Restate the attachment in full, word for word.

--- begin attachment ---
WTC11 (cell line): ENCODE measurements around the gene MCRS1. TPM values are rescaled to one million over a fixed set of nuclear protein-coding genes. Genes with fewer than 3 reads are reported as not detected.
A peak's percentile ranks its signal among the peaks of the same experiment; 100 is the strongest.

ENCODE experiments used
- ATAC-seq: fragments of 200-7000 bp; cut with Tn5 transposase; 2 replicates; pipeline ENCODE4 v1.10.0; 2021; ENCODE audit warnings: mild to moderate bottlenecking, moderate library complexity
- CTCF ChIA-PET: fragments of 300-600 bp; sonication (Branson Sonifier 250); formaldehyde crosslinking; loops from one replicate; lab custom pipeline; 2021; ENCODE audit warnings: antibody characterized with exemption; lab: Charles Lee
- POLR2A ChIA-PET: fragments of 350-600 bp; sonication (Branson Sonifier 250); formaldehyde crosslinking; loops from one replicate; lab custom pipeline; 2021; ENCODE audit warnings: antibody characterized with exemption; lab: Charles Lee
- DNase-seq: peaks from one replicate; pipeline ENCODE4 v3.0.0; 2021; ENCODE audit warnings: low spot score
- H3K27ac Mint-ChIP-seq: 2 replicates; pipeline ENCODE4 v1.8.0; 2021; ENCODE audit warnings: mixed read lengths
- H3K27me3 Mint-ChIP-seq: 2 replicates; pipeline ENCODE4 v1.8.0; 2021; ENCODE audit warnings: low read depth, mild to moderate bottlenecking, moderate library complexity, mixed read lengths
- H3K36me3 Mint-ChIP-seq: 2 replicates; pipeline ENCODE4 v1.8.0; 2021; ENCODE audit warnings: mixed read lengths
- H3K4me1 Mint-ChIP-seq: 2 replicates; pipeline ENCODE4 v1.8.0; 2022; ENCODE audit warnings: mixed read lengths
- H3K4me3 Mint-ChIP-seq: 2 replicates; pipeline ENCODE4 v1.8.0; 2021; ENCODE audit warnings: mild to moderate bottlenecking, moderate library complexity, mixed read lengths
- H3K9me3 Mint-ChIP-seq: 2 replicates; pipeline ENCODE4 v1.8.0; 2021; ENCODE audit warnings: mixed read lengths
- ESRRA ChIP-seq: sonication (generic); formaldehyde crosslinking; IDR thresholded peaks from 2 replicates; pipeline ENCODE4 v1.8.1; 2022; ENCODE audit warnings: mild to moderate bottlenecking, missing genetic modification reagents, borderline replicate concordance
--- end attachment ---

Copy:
WTC11 (cell line): ENCODE measurements around the gene MCRS1. TPM values are rescaled to one million over a fixed set of nuclear protein-coding genes. Genes with fewer than 3 reads are reported as not detected.
A peak's percentile ranks its signal among the peaks of the same experiment; 100 is the strongest.

ENCODE experiments used
- ATAC-seq: fragments of 200-7000 bp; cut with Tn5 transposase; 2 replicates; pipeline ENCODE4 v1.10.0; 2021; ENCODE audit warnings: mild to moderate bottlenecking, moderate library complexity
- CTCF ChIA-PET: fragments of 300-600 bp; sonication (Branson Sonifier 250); formaldehyde crosslinking; loops from one replicate; lab custom pipeline; 2021; ENCODE audit warnings: antibody characterized with exemption; lab: Charles Lee
- POLR2A ChIA-PET: fragments of 350-600 bp; sonication (Branson Sonifier 250); formaldehyde crosslinking; loops from one replicate; lab custom pipeline; 2021; ENCODE audit warnings: antibody characterized with exemption; lab: Charles Lee
- DNase-seq: peaks from one replicate; pipeline ENCODE4 v3.0.0; 2021; ENCODE audit warnings: low spot score
- H3K27ac Mint-ChIP-seq: 2 replicates; pipeline ENCODE4 v1.8.0; 2021; ENCODE audit warnings: mixed read lengths
- H3K27me3 Mint-ChIP-seq: 2 replicates; pipeline ENCODE4 v1.8.0; 2021; ENCODE audit warnings: low read depth, mild to moderate bottlenecking, moderate library complexity, mixed read lengths
- H3K36me3 Mint-ChIP-seq: 2 replicates; pipeline ENCODE4 v1.8.0; 2021; ENCODE audit warnings: mixed read lengths
- H3K4me1 Mint-ChIP-seq: 2 replicates; pipeline ENCODE4 v1.8.0; 2022; ENCODE audit warnings: mixed read lengths
- H3K4me3 Mint-ChIP-seq: 2 replicates; pipeline ENCODE4 v1.8.0; 2021; ENCODE audit warnings: mild to moderate bottlenecking, moderate library complexity, mixed read lengths
- H3K9me3 Mint-ChIP-seq: 2 replicates; pipeline ENCODE4 v1.8.0; 2021; ENCODE audit warnings: mixed read lengths
- ESRRA ChIP-seq: sonication (generic); formaldehyde crosslinking; IDR thresholded peaks from 2 replicates; pipeline ENCODE4 v1.8.1; 2022; ENCODE audit warnings: mild to moderate bottlenecking, missing genetic modification reagents, borderline replicate concordance